Thanks for your prompt replies gentlemen.  I actually want to get the StartTime property of the Proc for my specific program Fernando, but many of the properties for the "Idle" Process report the said exception.  I thought the code sample I posted would properly illustrate my problem, but perhaps not.  I agree that the MainModule property perhaps would not make sense for the Idle process and was a bad example.  I want to be able to access the StartTime like I can access the ID and the ProcessName.  If I instead print out proc.StartTime I would have the same issue.  When I look at the proc object in Visual Studio debugger, it shows the Win32Exception for most of the properties, but not all.

Bob, I am running this application both locally and on a shared drive (added application to .Net 2.0 Runtime Safe Zone).  The problem is reported both when it is run locally and when it is run on the network share.

Thanks,

Sephrial
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Fernando SotoRetiredCommented:
Hi Sephrial;

The process called "Idle" is not a process at all but part of the operating system. It is not a separate code file that runs on the system. Therefore you will see most of the properties do not have valid objects associated with them. If you look at the task manager you will note that all the task have a file extension of exe to them except for System and Idle.

Fernando
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Bob LearnedCommented:
Sephrial,

What information do you get from reading the start time for the Idle process?  Are you looking to detect system idle time?

Bob
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SephrialAuthor Commented:
I'm trying to discern the last time the Windows box was rebooted.  The Idle process is always available and is standard across all windows platforms so it seemed like the best method to get the time the computer was last rebooted.  This code used to work on 1.1:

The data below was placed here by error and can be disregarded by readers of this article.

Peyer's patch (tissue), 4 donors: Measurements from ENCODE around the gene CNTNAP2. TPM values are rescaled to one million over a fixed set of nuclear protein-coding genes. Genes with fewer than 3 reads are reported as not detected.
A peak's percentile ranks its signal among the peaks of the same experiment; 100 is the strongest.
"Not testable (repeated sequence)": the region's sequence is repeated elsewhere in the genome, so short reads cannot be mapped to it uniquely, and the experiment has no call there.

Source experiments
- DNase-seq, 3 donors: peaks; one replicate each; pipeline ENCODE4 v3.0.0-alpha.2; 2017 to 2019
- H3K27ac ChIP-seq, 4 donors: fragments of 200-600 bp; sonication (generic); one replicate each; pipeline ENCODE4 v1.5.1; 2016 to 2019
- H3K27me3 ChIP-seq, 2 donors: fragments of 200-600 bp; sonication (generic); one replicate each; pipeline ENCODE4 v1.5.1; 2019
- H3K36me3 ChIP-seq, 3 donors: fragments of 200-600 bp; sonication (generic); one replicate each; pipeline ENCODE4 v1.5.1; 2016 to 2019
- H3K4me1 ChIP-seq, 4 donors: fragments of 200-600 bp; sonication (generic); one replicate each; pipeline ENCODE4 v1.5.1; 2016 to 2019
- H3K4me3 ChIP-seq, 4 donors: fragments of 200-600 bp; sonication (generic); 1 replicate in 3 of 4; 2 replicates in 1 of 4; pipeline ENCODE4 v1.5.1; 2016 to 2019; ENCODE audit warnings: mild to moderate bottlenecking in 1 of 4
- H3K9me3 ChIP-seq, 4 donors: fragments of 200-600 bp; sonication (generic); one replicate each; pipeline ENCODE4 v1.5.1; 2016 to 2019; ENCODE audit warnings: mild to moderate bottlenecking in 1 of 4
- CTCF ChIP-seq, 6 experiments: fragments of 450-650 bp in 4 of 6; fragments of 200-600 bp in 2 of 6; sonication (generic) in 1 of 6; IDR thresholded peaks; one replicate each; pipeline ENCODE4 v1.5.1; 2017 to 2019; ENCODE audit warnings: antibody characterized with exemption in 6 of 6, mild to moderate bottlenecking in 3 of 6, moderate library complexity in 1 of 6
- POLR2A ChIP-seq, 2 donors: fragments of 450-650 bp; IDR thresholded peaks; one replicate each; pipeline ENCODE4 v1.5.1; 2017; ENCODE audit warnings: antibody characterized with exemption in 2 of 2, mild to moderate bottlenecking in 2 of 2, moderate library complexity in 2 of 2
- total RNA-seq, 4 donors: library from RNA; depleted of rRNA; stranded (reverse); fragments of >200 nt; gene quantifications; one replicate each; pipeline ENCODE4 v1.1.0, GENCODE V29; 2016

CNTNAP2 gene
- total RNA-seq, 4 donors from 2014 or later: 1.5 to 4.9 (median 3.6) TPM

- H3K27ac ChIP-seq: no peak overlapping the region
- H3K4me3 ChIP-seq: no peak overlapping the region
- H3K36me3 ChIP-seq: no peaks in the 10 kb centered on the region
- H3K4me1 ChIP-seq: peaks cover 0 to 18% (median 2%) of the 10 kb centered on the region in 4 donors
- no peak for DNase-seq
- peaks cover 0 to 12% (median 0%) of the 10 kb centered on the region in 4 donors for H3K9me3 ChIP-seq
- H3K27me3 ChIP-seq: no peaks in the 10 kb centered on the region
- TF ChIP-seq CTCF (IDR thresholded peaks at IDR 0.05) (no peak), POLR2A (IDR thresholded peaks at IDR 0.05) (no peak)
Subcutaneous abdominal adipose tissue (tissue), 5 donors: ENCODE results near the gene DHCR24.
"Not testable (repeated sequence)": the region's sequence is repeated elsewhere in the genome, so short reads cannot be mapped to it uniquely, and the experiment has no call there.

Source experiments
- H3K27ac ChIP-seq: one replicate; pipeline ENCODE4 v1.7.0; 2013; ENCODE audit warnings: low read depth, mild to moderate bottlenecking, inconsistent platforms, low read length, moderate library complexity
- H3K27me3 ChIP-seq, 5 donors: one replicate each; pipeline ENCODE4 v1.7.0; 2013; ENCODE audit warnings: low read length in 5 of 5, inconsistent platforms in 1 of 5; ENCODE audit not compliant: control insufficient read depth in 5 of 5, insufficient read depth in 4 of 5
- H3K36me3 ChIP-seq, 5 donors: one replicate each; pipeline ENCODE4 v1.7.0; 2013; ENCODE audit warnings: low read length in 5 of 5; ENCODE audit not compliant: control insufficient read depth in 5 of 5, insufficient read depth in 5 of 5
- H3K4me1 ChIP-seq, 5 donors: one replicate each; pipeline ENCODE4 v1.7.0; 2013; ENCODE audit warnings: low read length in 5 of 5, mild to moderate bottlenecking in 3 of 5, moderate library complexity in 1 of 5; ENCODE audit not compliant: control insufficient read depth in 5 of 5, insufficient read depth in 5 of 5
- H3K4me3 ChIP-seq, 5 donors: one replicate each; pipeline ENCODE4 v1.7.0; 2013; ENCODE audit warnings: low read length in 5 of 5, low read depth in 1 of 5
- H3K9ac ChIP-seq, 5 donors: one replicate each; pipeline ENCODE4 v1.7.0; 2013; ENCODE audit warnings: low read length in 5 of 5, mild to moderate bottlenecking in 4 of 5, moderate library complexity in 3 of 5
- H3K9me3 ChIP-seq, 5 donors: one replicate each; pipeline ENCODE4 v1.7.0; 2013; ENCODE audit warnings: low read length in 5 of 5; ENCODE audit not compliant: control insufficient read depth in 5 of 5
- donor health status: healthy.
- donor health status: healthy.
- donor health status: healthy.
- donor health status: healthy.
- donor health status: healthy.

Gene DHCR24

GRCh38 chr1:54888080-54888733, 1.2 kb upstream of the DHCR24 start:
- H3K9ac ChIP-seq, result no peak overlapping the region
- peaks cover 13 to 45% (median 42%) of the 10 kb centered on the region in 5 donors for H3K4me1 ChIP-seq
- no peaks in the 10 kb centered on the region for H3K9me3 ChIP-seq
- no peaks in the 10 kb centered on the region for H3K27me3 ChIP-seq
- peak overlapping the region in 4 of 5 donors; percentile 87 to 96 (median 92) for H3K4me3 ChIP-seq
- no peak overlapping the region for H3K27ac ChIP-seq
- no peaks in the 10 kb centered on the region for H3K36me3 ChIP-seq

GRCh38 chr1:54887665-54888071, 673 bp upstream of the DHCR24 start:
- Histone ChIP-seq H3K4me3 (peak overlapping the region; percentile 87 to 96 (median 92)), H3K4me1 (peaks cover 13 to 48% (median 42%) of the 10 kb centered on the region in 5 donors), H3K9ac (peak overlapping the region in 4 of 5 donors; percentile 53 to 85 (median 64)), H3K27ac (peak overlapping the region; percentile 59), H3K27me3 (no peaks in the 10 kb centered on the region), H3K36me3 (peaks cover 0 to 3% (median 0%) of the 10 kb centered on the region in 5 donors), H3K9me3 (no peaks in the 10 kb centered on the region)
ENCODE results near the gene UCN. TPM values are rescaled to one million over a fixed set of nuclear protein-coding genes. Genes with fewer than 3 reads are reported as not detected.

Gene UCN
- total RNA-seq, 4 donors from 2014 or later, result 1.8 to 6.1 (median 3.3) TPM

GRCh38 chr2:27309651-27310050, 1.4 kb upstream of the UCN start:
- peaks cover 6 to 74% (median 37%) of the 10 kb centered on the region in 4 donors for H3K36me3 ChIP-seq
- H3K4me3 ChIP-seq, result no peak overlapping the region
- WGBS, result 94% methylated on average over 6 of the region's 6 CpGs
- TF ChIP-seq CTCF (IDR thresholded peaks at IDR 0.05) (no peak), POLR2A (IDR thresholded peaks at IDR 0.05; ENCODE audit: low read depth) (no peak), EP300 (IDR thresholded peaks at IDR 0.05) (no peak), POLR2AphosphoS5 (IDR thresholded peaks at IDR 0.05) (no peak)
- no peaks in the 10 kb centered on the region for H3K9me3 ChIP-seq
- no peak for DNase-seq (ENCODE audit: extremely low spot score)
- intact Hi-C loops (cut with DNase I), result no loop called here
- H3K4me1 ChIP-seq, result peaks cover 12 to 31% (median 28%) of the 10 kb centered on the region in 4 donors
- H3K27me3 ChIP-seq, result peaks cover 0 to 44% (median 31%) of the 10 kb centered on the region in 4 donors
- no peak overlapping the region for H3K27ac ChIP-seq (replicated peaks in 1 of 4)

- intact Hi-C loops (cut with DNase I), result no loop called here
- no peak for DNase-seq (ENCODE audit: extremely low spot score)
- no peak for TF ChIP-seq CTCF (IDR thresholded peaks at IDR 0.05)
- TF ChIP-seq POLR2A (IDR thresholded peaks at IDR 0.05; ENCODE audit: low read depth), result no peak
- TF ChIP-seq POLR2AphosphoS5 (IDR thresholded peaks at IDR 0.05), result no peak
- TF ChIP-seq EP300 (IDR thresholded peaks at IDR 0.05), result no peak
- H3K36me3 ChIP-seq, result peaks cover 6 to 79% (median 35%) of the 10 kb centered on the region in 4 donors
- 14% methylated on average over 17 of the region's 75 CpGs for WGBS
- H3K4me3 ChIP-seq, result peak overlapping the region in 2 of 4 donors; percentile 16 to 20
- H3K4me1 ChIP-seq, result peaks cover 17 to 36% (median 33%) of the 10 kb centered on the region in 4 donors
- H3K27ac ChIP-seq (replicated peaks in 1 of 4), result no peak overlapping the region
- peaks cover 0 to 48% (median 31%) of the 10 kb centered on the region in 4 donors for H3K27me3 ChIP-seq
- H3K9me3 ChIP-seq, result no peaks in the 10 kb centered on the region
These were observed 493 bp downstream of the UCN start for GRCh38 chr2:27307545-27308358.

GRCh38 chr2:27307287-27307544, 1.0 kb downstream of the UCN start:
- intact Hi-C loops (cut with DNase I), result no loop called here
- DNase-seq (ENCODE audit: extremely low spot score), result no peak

Process systemIdleProcess = Process.GetProcessById(0); // System Idle Process PID = 0
ticksStart = systemIdleProcess.StartTime.Ticks;

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Bob LearnedCommented:
Just because something from Microsoft used to work, doesn't mean that it will always work.

Another option is to use a WMI query for Win32_OperatingSystem.LastBootUpTime.  This query can be run on against either a local machine or a remote machine (with the right privileges).

Bob
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SephrialAuthor Commented:
Ok, Bob thanks!  It took me a long time to find a working code sample, so I posted the solution below.  This snippet calculates the time of the last Windows Start-up.   Do you know if this query will succeed for all 32 bit versions of Windows or is this only for modern versions of Windows?


using System.Management;
 
ManagementObjectSearcher query = new ManagementObjectSearcher(@"\\.\root\cimv2", "SELECT * FROM Win32_OperatingSystem");
DateTime bootup = DateTime.MinValue;
foreach (ManagementObject mo in query.Get())
{
     string DMTF = mo.Properties["LastBootUpTime"].Value.ToString();
     bootup = ManagementDateTimeConverter.ToDateTime(DMTF);
}
if (bootup > DateTime.MinValue)
     ticksStart = bootup.Ticks;  // Time of last bootup